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Deputy secretary of the Interior, David Bernhardt

Deputy Secretary of the Interior David Bernhardt—who could take over the department if his boss Ryan Zinke is ousted—has a long history of lobbying for Big Oil and Big Ag. (Photo: Brownstein Hyatt Farber Schreck)

As Rumors Mount Zinke's Days Are Numbered, Warnings About 'Man Behind the Curtain' Who Could Take Over Interior

Deputy Secretary David Bernhardt is an ex-lobbyist with "so many potential conflicts of interest he has to carry a small card listing them all."

Jessica Corbett

While President Donald Trump and Interior Secretary Ryan Zinke have both maintained that, at least for now, Zinke will remain in his post despite ongoing ethics probes, as rumors continue to mount that his days in the administration are numbered, so do concerns about his second-in-command, David Bernhardt.

"He is the guy behind the curtain who's manipulating everything."
—Jim Lyons, ex-Interior staffer

As the Interior Department's deputy secretary, Bernhardt would likely take the helm if Zinke resigns or is fired. Bernhardt worked his way up to serve as solicitor of the department during the George W. Bush administration.

After that, as the Washington Post reported Monday, he worked as a lobbyist for polluting industries—which means that now, he has "so many potential conflicts of interest he has to carry a small card listing them all."

Rep. Jared Huffman (D-Calif.)—a critic of the department's approach to California water issues, from which Bernhart had to recuse himself for a year—and others have called him "a walking conflict of interest."

"He is the guy behind the curtain who's manipulating everything, which he can do with his wealth of knowledge and experience," Jim Lyons, who served as deputy assistant secretary for land and minerals management under the Obama administration, told the Post.

As Jeff Turrentine of the Natural Resources Defense Council (NRDC) warned last week, Bernhardt's "long Washington résumé suggests that he would happily continue to carry out the Trump administration's war on public lands and federal waters—albeit with greater legal sophistication and fewer unforced ethical errors than his predecessor."

But even as Zinke's No. 2, Bernhardt has played a key role in shaping policy. As the Post detailed:

In a year and a half, he has made it easier for federal authorities to approve drilling projects on land and offshore, has proposed narrowing habitat protections for endangered species, and is pushing California to divert more of its water from conservation to agricultural interests.

While Zinke drew headlines over multiple ethics investigations, Bernhardt focused on executing President Trump's vision to fuel the nation's energy production.

Already, the department has offered more than 17 million acres of federal lands for oil and gas leases.

Asked about calls for efforts to curb the global climate crisis, the Post reported that "Bernhardt said he had virtually no legal obligation to act—even though climate change is already raising global temperatures and Interior scientists warn it is harming land and key species under the department's control."

He's been a guiding force behind the administration's efforts to overhaul the Endangered Species Act, bringing together Fish and Wildlife Service officials and political appointees to craft an a formal proposal. As the Post noted:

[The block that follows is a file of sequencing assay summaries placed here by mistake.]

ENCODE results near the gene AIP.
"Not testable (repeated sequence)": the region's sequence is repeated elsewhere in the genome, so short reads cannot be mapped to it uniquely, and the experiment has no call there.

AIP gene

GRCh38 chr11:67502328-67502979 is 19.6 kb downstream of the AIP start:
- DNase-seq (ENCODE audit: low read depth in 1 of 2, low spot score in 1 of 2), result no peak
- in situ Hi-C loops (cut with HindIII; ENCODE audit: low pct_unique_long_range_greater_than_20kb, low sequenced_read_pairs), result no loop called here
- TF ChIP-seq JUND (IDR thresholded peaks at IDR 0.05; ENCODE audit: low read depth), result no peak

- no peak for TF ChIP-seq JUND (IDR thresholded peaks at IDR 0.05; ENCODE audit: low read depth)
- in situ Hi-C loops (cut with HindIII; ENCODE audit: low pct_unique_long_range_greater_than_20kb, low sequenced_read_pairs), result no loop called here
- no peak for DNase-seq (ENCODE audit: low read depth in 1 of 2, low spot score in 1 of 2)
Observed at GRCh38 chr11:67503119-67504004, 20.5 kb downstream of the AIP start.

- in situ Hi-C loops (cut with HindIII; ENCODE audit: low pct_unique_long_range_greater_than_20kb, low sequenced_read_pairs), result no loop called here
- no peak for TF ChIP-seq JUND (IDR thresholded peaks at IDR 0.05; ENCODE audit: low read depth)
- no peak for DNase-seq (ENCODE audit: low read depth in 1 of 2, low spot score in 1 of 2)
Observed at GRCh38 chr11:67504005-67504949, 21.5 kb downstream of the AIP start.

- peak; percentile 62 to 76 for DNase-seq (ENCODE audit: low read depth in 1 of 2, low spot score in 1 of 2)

The proposed rule, if enacted, could mark the biggest change to federal endangered species policy in decades, making it easier for development to take place in imperiled species' habitats.

It would instruct the department, for the first time, to analyze the economic impact of listing a species. Critics say it would impose a major financial burden on the agency, and it would only trigger federal intervention if an action harms "the whole" of a species' key habitat, rather than just part of it.

Noah Greenwald, endangered species director for the advocacy group Center for Biological Diversity, described the proposal as "death by a thousand cuts."

"If Americans think they'll be getting a better secretary of the Interior once Zinke's out, they're sadly mistaken. They'll just be getting a shrewder one."
—Jeff Turrentine, NRDC

Various progressive groups have raised concerns about Bernhardt's goals at the department and conflicts of interest, given "his long history working as a lobbyist for Big Oil and Big Ag."

The Western Values Project, for example, has issued a report on his time at the department, filed records requests to gather more information about his service under Trump, and, in a lawsuit filed last month, alleged that his ex-clients "began receiving sudden and dramatic windfalls only months since his swearing in."

While acknowledging the lawsuit, Los Angeles Times columnist Michael Hiltzik concluded: "Bernhardt's putative conflicts all have the virtue of deniability. At least one or two steps separate Interior actions from benefits flowing to his former clients, so who can say that he's violating his explicit promises to recuse himself? But that deniability could make an Interior Secretary Bernhardt much more dangerous than the hapless Secretary Zinke."

Turrentine concurred, writing, "Zinke needs to go, but not just because of his shady real estate deals and pricey travel habits. He deserves to lose his job over what he's done to public lands such as Bears Ears and Grand Staircase–Escalante—shrinking their borders and imperiling sacred lands to appease industry—and to our federal waters, 90 percent of which he wants to open up to oil and gas drilling."

"But if Americans think they'll be getting a better secretary of the Interior once Zinke's out, they're sadly mistaken," he added. "They'll just be getting a shrewder one."

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